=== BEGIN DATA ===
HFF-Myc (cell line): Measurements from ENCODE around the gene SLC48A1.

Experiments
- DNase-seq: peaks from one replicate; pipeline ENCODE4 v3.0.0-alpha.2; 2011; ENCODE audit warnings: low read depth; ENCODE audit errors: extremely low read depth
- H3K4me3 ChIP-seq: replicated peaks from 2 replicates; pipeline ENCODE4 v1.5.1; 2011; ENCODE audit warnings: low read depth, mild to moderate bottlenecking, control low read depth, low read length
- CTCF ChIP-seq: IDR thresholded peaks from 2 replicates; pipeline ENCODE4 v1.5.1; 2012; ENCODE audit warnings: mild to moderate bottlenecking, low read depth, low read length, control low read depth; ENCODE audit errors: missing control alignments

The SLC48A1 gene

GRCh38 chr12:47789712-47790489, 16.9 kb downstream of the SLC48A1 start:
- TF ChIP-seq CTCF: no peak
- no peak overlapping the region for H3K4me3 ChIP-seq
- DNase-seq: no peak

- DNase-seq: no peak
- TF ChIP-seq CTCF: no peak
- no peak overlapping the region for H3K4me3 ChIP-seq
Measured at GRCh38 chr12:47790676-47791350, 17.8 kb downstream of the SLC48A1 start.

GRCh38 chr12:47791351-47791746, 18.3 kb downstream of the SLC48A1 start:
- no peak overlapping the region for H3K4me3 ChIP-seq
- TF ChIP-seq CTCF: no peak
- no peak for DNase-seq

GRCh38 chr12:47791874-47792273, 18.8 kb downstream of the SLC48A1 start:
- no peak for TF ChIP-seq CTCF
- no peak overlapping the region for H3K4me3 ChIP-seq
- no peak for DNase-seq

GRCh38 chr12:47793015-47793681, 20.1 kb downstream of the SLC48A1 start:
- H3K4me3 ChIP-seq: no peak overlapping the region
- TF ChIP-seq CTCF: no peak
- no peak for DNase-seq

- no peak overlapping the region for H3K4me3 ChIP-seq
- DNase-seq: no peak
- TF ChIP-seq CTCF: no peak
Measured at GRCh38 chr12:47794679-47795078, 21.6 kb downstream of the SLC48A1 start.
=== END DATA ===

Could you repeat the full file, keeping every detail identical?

HFF-Myc (cell line): Measurements from ENCODE around the gene SLC48A1.

Experiments
- DNase-seq: peaks from one replicate; pipeline ENCODE4 v3.0.0-alpha.2; 2011; ENCODE audit warnings: low read depth; ENCODE audit errors: extremely low read depth
- H3K4me3 ChIP-seq: replicated peaks from 2 replicates; pipeline ENCODE4 v1.5.1; 2011; ENCODE audit warnings: low read depth, mild to moderate bottlenecking, control low read depth, low read length
- CTCF ChIP-seq: IDR thresholded peaks from 2 replicates; pipeline ENCODE4 v1.5.1; 2012; ENCODE audit warnings: mild to moderate bottlenecking, low read depth, low read length, control low read depth; ENCODE audit errors: missing control alignments

The SLC48A1 gene

GRCh38 chr12:47789712-47790489, 16.9 kb downstream of the SLC48A1 start:
- TF ChIP-seq CTCF: no peak
- no peak overlapping the region for H3K4me3 ChIP-seq
- DNase-seq: no peak

- DNase-seq: no peak
- TF ChIP-seq CTCF: no peak
- no peak overlapping the region for H3K4me3 ChIP-seq
Measured at GRCh38 chr12:47790676-47791350, 17.8 kb downstream of the SLC48A1 start.

GRCh38 chr12:47791351-47791746, 18.3 kb downstream of the SLC48A1 start:
- no peak overlapping the region for H3K4me3 ChIP-seq
- TF ChIP-seq CTCF: no peak
- no peak for DNase-seq

GRCh38 chr12:47791874-47792273, 18.8 kb downstream of the SLC48A1 start:
- no peak for TF ChIP-seq CTCF
- no peak overlapping the region for H3K4me3 ChIP-seq
- no peak for DNase-seq

GRCh38 chr12:47793015-47793681, 20.1 kb downstream of the SLC48A1 start:
- H3K4me3 ChIP-seq: no peak overlapping the region
- TF ChIP-seq CTCF: no peak
- no peak for DNase-seq

- no peak overlapping the region for H3K4me3 ChIP-seq
- DNase-seq: no peak
- TF ChIP-seq CTCF: no peak
Measured at GRCh38 chr12:47794679-47795078, 21.6 kb downstream of the SLC48A1 start.